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Antimicrobial resistance (AMR)

is the ability of bacteria, viruses, fungi and parasites to resist medicines, causing untreatable infections and increasing the risk of disease spread, severe illness, and death.

Misuse and overuse

of antimicrobials to promote animal growth and to prevent diseases, creates resistance against drugs (in animals and in humans consuming these animals), along with the pollution of the environment.

Post-Antibiotic Era

“If current trends continue unabated, there will be a post-antibiotic era: an end to modern medicine. Things as common as strep throat or a child’s scratch knee could once again, kill” (Dr Margaret Chan, Director-General of WHO, 2012).

Samantha, a 17-year-old, was admitted to the hospital with a virus. The ward had two cases of MRSA, a viciously resistant bacteria. The doctors decided to do a marrow bone biopsy in her hip. After a week, she started
to complain of soreness. She was brought back to the hospital and was
told that she had MRSA in her nose, neck, lungs and the biopsy site.
A few days later, she stopped breathing, her kidneys failed,
and she died of major organ failure.

Ms Susan Fallon (Mother)

What is an AMR outbreak?

An AMR outbreak means: there are no more effective antibiotics, to produce 6 new ones will cost 6 billion US$ and 3-4 years, contaminations will increase exponentially, and transmissions will occur as fast or faster than the Covid-19 pandemic.

Report an AMR Outbreak

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700.000+

Deaths annually due to AMR, based on incomplete statistics.

10 million

Estimated deaths per year due to AMR by 2050.

$100 trillion

will be lost in economic output by 2050.

73%

of all antibiotics are used in animal husbandry

700.000+

Deaths annually due to AMR, based on incomplete statistics.

10 million

Estimated deaths per year due to AMR by 2050.

$100 trillion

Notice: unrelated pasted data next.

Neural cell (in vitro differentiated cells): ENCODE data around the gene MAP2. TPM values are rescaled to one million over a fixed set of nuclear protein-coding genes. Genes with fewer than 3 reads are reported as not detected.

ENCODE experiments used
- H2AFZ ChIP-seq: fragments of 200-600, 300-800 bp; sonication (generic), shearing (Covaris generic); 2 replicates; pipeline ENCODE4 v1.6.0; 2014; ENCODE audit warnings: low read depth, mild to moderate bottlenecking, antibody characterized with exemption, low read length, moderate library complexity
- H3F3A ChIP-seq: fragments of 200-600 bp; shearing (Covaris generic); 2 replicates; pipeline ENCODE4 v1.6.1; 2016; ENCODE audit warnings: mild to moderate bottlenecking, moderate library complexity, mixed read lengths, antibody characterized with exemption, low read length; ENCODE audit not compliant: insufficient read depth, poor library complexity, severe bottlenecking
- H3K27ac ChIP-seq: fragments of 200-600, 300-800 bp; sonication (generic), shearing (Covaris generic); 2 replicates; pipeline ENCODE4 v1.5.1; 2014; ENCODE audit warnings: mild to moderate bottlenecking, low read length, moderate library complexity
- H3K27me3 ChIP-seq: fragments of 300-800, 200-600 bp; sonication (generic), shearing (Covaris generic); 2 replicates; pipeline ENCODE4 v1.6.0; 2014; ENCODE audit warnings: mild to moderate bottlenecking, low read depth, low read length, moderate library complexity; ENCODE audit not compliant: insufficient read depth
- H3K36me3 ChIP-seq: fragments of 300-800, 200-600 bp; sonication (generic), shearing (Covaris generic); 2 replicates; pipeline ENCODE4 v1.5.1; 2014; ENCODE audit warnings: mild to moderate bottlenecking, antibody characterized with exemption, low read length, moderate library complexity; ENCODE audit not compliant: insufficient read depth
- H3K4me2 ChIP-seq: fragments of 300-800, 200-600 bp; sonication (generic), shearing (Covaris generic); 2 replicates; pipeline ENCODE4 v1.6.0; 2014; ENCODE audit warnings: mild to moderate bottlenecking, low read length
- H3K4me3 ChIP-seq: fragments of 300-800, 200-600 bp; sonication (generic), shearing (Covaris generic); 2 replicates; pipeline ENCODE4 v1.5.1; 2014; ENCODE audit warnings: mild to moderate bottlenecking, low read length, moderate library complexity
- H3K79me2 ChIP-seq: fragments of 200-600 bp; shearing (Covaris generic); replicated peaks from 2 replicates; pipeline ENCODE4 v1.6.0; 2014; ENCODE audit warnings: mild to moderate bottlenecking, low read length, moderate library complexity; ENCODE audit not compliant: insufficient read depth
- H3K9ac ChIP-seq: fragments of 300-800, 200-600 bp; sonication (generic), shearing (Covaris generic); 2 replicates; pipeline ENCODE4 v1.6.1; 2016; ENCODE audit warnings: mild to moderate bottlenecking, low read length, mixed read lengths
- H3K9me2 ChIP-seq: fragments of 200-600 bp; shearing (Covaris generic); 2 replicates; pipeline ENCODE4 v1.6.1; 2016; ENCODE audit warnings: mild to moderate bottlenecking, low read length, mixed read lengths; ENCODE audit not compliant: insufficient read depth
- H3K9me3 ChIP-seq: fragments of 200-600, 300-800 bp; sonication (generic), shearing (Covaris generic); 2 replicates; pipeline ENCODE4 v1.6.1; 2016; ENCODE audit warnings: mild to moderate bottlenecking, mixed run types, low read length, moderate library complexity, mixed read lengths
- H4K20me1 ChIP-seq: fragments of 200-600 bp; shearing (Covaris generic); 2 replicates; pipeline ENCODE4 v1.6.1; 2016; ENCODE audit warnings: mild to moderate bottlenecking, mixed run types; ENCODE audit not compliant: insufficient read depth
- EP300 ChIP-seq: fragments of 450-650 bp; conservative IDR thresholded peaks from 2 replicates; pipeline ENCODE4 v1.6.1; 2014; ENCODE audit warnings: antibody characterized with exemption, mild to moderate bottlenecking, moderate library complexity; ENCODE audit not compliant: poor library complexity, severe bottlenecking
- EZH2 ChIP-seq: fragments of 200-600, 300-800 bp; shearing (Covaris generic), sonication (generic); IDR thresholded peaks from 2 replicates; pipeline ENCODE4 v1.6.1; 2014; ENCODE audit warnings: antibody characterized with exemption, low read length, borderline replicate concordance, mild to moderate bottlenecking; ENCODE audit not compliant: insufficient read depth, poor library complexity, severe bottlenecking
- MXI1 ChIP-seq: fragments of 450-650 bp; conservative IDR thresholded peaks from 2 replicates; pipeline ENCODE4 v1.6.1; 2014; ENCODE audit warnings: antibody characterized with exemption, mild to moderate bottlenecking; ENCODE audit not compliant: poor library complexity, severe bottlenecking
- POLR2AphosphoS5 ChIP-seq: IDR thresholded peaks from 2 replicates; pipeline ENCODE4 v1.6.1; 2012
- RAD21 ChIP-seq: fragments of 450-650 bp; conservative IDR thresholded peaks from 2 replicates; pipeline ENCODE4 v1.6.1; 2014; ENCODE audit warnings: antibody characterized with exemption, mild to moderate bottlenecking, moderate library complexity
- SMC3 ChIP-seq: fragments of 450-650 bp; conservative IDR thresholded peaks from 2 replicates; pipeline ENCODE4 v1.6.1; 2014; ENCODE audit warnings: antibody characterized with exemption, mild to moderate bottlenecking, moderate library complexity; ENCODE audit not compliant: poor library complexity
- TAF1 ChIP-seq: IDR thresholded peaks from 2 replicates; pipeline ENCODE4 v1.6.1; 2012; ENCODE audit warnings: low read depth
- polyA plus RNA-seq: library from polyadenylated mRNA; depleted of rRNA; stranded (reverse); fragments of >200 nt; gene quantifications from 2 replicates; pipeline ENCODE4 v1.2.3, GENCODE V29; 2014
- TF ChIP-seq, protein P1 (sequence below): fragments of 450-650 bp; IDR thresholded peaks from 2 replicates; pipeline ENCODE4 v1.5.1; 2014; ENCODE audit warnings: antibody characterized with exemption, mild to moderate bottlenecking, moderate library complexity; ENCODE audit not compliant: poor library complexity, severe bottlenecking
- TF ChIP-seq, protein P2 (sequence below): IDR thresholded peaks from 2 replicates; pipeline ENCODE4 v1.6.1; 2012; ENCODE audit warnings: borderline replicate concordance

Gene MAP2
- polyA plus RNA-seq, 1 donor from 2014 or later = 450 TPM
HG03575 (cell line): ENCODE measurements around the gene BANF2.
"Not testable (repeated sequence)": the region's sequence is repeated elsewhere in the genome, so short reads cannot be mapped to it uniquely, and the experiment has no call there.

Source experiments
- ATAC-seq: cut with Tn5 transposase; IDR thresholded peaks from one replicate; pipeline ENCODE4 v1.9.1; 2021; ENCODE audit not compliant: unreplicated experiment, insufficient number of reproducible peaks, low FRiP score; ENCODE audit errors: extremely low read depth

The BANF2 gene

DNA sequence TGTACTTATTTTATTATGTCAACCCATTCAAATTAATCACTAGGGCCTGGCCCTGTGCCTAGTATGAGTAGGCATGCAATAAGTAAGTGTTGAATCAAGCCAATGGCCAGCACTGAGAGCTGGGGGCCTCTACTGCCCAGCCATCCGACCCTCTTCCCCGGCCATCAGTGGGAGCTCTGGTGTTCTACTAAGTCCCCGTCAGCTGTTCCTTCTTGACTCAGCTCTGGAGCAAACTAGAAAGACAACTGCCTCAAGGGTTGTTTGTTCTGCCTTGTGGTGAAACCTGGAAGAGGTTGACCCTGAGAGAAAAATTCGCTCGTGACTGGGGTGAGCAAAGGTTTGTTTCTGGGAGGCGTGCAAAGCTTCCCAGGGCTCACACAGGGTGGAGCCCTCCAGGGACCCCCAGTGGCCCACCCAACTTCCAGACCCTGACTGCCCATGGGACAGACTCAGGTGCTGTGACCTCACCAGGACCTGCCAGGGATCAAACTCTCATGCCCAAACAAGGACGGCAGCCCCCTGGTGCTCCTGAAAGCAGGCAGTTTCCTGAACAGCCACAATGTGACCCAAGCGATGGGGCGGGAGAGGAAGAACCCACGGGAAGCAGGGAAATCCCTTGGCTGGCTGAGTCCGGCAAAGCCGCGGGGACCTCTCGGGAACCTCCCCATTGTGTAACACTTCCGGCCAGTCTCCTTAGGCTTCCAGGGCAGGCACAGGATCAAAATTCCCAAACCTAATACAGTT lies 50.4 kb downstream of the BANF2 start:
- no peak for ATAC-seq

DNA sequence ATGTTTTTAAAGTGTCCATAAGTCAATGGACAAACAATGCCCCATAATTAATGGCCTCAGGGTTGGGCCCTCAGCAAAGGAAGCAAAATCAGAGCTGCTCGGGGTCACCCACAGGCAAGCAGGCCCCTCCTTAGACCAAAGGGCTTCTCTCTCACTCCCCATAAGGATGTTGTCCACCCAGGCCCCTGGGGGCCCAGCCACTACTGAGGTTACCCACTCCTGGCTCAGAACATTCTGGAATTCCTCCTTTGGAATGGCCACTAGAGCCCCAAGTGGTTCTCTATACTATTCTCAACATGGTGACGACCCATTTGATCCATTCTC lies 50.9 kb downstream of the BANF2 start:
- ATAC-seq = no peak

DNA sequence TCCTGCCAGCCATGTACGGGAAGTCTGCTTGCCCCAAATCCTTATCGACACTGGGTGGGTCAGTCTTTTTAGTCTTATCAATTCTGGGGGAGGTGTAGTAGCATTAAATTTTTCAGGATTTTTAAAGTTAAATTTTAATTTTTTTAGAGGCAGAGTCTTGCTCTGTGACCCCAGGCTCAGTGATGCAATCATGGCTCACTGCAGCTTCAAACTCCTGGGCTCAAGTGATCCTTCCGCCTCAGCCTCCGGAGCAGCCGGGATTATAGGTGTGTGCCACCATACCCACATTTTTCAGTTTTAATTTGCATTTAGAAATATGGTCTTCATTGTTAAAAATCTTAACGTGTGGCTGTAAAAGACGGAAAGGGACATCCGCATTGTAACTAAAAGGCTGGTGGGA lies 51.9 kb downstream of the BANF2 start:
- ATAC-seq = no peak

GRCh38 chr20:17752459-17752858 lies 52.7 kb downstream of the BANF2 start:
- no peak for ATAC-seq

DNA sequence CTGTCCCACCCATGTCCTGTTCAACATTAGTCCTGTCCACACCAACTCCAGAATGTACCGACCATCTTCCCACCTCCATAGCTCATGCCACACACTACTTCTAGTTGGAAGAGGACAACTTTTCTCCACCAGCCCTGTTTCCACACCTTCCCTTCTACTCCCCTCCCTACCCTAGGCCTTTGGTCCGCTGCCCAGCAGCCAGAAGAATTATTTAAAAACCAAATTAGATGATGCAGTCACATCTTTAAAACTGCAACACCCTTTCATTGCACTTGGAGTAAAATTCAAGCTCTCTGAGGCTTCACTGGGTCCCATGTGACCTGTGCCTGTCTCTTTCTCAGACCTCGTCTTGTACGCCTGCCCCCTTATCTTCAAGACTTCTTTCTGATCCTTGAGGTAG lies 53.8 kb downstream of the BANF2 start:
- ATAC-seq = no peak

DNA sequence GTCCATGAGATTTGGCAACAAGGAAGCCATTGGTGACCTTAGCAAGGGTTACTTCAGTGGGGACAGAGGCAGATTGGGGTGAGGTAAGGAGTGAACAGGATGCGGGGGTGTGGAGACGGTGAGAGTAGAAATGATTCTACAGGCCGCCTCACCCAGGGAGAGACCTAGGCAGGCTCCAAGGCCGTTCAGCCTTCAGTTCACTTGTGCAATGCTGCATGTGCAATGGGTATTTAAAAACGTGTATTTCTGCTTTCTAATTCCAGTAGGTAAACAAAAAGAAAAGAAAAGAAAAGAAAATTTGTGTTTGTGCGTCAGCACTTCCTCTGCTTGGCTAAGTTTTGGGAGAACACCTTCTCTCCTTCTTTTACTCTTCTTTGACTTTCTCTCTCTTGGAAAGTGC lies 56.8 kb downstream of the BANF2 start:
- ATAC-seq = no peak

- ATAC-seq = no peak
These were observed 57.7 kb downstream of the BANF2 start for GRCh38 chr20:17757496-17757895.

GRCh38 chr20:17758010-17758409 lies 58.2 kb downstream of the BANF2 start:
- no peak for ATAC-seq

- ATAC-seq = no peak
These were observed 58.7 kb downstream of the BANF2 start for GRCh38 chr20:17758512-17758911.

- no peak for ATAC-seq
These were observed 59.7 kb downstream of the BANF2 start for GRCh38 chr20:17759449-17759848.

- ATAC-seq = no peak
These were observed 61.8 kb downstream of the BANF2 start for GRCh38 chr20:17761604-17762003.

will be lost in economic output by 2050.

73%

of all antibiotics are used in animal husbandry

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Target Groups

Everyone plays a different role in helping to contain AMR. Find out what you can do to help

Our Blog

AMR is one of the greatest challenges to global health in our lifetime. This issue will change how we treat even common infections and have implications for the foods we consume every day. The longer we remain inactive, the more this problem compounds.

Policy

AMR impacts 12 of 17 UN SDGs, but not mentionned in any way. Why?

15.10.2020

In May 2019, the UN Secretary General stated: “Antimicrobial resistance is a global threat to health, livelihoods and the achievement…

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Policy

WEBINAR: Antibiotics Market Failure

16.06.2020

The Parliament Magazine and the PA International Foundation organized a webinar to address the antibiotics market failure.

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Policy

AMR impacts 12 of 17 UN SDGs, but not mentionned in any way. Why?

15.10.2020

In May 2019, the UN Secretary General stated: “Antimicrobial resistance is a global threat to health, livelihoods and the achievement…

READ MORE
Policy

WEBINAR: Antibiotics Market Failure

16.06.2020

The Parliament Magazine and the PA International Foundation organized a webinar to address the antibiotics market failure.

READ MORE

Testimonials

People are affected by AMR every day. Read accounts of their experiences here.

Susan Fallon

- Susan Fallon, Vice Chair, MRSA Action UK

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Peter Jens

- Peter Jens; CEO AND Biopharma BV

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Susan Fallon

- Susan Fallon, Vice Chair, MRSA Action UK

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Peter Jens

- Peter Jens; CEO AND Biopharma BV

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News

Keep up to date on the latest AMR developments from antibiotic research and development to policy goals set forth by leaders around the world.

G20 summit, 21-22 November 2020

27.11.2020

At a virtual summit hosted by Saudi Arabia, the G20 leaders expressed their strong commitment to coordinated global action, solidarity,…

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COVID cases surge amid growing threat from antimicrobial resistance – WHO chief

27.11.2020

Aligning with World Antimicrobial Awareness Week, which kicked off on Wednesday, the WHO chief launched a new report – along…

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Countries brace for “silent tsunami” of antibiotic-resistant infections

20.11.2020

Countries brace for ‘silent tsunami’ of antibiotic-resistant infections When drugmaker AstraZeneca closed down its research and development center in Bangalore…

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